Tourniquet Pain During Upper Limb Surgery Under Ultrasound-Guided Axillary Brachial Plexus Block.
6 slide(s) – English – 2011-09-08
TOURNIQUET PAIN DURING UPPER LIMB SURGERY UNDER ULTRASOUND-GUIDED AXILLARY BRACHIAL PLEXUS BLOCK.
M. Narayanan1, A. Soodan2, I. Ahmad3
1Department of Anaesthesia, Kings College Hospital, 2Department of Anaesthesia, Lewisham hospital, 3Department of Anaesthesia, Guy\'s & St Thomas\' NHS Foundation Trust, London, UK
Background and aims: One of the limitations of using a tourniquet in awake patients is the development of tourniquet pain. Blocking the musculocutaneous and radial nerves has been advocated to decrease the incidence of tourniquet pain during surgery under axillary brachial plexus blocks. We report the incidence of tourniquet pain in awake patients have upper limb surgery under ultrasound guided axillary brachial plexus block.
Methods: Over a period of nine months, eighty-six patients were included in the audit who under-went upper limb surgery under ultrasound guided axillary brachial plexus block. We blocked the musculocutaneous, median, ulnar, radial nerves and medial cutaneous nerve of the arm in all these patients. All patients stayed awake and were not given any sedation. A pneumatic tourniquet was used and the pressure of the tourniquet was maintained at 250 mm of Hg. The tourniquet times, incidence of any tourniquet pain or discomfort was recorded. And the measures taken to relieve the tourniquet pain or discomfort were also recorded.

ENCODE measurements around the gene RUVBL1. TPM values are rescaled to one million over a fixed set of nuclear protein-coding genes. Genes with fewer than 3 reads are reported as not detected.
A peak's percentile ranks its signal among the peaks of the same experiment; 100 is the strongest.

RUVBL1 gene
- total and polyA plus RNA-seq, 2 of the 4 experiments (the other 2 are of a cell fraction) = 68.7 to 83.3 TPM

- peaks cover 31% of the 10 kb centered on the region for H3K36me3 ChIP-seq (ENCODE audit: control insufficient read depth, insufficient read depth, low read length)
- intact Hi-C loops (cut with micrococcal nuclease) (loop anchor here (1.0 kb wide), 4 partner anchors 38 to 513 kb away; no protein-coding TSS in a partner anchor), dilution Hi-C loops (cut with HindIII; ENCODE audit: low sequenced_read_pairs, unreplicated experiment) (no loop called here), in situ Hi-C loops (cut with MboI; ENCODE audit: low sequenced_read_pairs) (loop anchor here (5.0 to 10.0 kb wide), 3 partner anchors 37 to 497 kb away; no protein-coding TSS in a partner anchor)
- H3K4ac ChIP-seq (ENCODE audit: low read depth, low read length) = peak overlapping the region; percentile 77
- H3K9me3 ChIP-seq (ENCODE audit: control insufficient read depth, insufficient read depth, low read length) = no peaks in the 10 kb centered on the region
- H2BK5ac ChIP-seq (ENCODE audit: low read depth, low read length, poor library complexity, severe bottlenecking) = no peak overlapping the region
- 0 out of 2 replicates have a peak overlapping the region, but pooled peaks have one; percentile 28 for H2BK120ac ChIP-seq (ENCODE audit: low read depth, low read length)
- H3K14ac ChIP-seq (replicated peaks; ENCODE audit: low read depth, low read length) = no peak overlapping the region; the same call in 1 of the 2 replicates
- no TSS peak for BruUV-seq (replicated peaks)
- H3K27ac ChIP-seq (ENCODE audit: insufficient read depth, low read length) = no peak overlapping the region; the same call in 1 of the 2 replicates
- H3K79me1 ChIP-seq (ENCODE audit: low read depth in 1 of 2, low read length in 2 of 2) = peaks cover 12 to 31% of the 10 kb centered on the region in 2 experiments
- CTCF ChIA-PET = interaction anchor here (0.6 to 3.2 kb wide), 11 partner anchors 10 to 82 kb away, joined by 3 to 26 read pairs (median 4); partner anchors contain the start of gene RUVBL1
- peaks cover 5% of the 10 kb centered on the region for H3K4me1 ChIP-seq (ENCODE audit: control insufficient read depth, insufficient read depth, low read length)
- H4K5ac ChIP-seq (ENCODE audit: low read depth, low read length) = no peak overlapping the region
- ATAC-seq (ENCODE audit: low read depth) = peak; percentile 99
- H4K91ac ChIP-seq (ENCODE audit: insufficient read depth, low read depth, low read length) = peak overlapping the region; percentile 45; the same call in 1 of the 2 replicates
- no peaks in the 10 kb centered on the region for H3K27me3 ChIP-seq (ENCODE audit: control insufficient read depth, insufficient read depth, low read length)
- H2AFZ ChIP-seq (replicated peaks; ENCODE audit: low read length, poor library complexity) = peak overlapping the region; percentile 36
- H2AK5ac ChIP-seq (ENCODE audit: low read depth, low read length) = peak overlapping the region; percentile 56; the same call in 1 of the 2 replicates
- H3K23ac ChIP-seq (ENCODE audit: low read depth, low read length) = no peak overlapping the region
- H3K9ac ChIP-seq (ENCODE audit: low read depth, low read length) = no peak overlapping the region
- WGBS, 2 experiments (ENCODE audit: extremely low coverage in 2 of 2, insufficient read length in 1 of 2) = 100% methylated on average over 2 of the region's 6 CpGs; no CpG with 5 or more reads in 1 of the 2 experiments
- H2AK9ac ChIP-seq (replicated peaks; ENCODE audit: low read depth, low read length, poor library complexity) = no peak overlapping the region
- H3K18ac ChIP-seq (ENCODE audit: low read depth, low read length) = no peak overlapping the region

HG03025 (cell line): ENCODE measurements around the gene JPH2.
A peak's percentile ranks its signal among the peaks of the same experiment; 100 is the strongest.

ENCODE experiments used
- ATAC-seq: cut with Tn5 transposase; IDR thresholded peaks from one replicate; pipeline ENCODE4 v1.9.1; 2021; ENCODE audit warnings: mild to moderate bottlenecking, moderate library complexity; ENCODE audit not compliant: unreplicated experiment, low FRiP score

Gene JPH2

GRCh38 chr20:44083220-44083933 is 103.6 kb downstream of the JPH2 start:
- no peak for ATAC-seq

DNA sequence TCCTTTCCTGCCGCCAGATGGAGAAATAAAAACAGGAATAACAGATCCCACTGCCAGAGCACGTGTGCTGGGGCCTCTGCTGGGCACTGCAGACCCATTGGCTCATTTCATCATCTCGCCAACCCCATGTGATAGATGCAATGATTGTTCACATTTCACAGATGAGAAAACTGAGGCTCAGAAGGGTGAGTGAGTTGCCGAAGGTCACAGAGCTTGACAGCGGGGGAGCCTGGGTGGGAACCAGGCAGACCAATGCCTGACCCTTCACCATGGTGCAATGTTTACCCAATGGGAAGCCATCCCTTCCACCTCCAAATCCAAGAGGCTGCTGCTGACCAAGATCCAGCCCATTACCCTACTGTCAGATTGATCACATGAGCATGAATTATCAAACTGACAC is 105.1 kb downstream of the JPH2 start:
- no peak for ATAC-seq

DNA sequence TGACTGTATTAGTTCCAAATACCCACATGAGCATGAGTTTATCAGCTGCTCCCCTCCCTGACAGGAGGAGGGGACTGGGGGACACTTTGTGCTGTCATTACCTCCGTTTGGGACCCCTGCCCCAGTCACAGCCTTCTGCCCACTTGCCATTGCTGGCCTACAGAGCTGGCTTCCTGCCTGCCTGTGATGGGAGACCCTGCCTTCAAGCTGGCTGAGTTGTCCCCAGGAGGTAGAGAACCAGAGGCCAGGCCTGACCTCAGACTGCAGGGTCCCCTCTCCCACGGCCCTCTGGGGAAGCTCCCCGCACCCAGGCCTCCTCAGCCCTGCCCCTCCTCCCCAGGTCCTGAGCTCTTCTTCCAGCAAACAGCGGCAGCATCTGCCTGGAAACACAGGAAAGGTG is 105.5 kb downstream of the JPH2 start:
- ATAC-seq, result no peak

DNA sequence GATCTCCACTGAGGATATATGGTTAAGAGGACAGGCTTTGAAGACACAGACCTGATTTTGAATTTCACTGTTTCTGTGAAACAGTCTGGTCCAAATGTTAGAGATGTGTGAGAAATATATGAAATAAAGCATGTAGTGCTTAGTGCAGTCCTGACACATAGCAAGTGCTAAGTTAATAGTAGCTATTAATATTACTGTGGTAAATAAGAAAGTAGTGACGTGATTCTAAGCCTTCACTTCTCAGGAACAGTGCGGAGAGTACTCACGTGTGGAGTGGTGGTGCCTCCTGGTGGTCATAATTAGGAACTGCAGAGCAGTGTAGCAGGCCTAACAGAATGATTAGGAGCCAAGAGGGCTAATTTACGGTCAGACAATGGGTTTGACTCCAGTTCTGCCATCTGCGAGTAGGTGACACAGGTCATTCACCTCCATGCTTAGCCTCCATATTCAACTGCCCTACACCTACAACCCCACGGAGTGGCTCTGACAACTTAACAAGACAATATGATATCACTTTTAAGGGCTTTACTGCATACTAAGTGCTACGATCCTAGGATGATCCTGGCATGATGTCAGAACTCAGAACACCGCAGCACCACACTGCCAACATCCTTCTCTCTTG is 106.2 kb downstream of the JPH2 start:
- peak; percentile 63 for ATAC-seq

Results: The tourniquet times varied from 5 to 169 minutes (mean 50.9). Tourniquet pain was reported in 1 patient and tourniquet had to be deflated a few minutes earlier and mild discomfort was reported in 2 patients who did not need any sedation or analgesia for the discomfort.
Conclusions: The effective block of the musculocutaneous, radial and medial cutaneous nerve of the arm during ultrasound guided axillary brachial plexus blocks decreases the incidence of tourniquet pain.